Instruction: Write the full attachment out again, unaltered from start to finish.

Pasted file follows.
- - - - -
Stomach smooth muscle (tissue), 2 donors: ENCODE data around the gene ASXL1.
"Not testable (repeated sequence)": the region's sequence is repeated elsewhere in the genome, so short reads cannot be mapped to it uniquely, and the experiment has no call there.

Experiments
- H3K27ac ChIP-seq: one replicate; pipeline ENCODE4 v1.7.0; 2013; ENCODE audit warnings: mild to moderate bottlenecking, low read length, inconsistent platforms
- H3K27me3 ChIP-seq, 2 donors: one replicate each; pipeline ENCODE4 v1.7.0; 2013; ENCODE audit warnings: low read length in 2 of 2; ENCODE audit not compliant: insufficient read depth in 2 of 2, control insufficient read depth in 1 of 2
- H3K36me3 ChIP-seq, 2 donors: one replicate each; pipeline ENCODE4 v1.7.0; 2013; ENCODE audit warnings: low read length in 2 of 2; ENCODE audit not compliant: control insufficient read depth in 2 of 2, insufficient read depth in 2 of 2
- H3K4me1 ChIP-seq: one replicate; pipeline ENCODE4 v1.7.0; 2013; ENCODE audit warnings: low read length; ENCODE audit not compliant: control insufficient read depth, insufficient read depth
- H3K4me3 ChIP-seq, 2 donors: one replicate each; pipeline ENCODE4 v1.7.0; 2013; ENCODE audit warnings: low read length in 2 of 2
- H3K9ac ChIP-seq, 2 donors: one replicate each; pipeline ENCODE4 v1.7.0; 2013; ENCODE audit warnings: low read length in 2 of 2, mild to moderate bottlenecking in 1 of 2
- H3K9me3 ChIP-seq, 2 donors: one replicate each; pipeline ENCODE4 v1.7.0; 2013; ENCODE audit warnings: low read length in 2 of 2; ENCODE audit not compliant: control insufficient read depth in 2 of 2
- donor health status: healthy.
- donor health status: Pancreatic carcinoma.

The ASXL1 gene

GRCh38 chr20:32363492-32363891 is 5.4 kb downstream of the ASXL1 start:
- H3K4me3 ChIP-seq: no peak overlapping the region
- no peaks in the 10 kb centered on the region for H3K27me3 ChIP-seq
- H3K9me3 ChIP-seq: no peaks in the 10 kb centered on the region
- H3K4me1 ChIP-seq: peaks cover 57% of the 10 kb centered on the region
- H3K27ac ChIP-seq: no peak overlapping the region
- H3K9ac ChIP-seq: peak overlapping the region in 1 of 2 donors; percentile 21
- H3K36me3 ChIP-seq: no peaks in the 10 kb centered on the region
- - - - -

Stomach smooth muscle (tissue), 2 donors: ENCODE data around the gene ASXL1.
"Not testable (repeated sequence)": the region's sequence is repeated elsewhere in the genome, so short reads cannot be mapped to it uniquely, and the experiment has no call there.

Experiments
- H3K27ac ChIP-seq: one replicate; pipeline ENCODE4 v1.7.0; 2013; ENCODE audit warnings: mild to moderate bottlenecking, low read length, inconsistent platforms
- H3K27me3 ChIP-seq, 2 donors: one replicate each; pipeline ENCODE4 v1.7.0; 2013; ENCODE audit warnings: low read length in 2 of 2; ENCODE audit not compliant: insufficient read depth in 2 of 2, control insufficient read depth in 1 of 2
- H3K36me3 ChIP-seq, 2 donors: one replicate each; pipeline ENCODE4 v1.7.0; 2013; ENCODE audit warnings: low read length in 2 of 2; ENCODE audit not compliant: control insufficient read depth in 2 of 2, insufficient read depth in 2 of 2
- H3K4me1 ChIP-seq: one replicate; pipeline ENCODE4 v1.7.0; 2013; ENCODE audit warnings: low read length; ENCODE audit not compliant: control insufficient read depth, insufficient read depth
- H3K4me3 ChIP-seq, 2 donors: one replicate each; pipeline ENCODE4 v1.7.0; 2013; ENCODE audit warnings: low read length in 2 of 2
- H3K9ac ChIP-seq, 2 donors: one replicate each; pipeline ENCODE4 v1.7.0; 2013; ENCODE audit warnings: low read length in 2 of 2, mild to moderate bottlenecking in 1 of 2
- H3K9me3 ChIP-seq, 2 donors: one replicate each; pipeline ENCODE4 v1.7.0; 2013; ENCODE audit warnings: low read length in 2 of 2; ENCODE audit not compliant: control insufficient read depth in 2 of 2
- donor health status: healthy.
- donor health status: Pancreatic carcinoma.

The ASXL1 gene

GRCh38 chr20:32363492-32363891 is 5.4 kb downstream of the ASXL1 start:
- H3K4me3 ChIP-seq: no peak overlapping the region
- no peaks in the 10 kb centered on the region for H3K27me3 ChIP-seq
- H3K9me3 ChIP-seq: no peaks in the 10 kb centered on the region
- H3K4me1 ChIP-seq: peaks cover 57% of the 10 kb centered on the region
- H3K27ac ChIP-seq: no peak overlapping the region
- H3K9ac ChIP-seq: peak overlapping the region in 1 of 2 donors; percentile 21
- H3K36me3 ChIP-seq: no peaks in the 10 kb centered on the region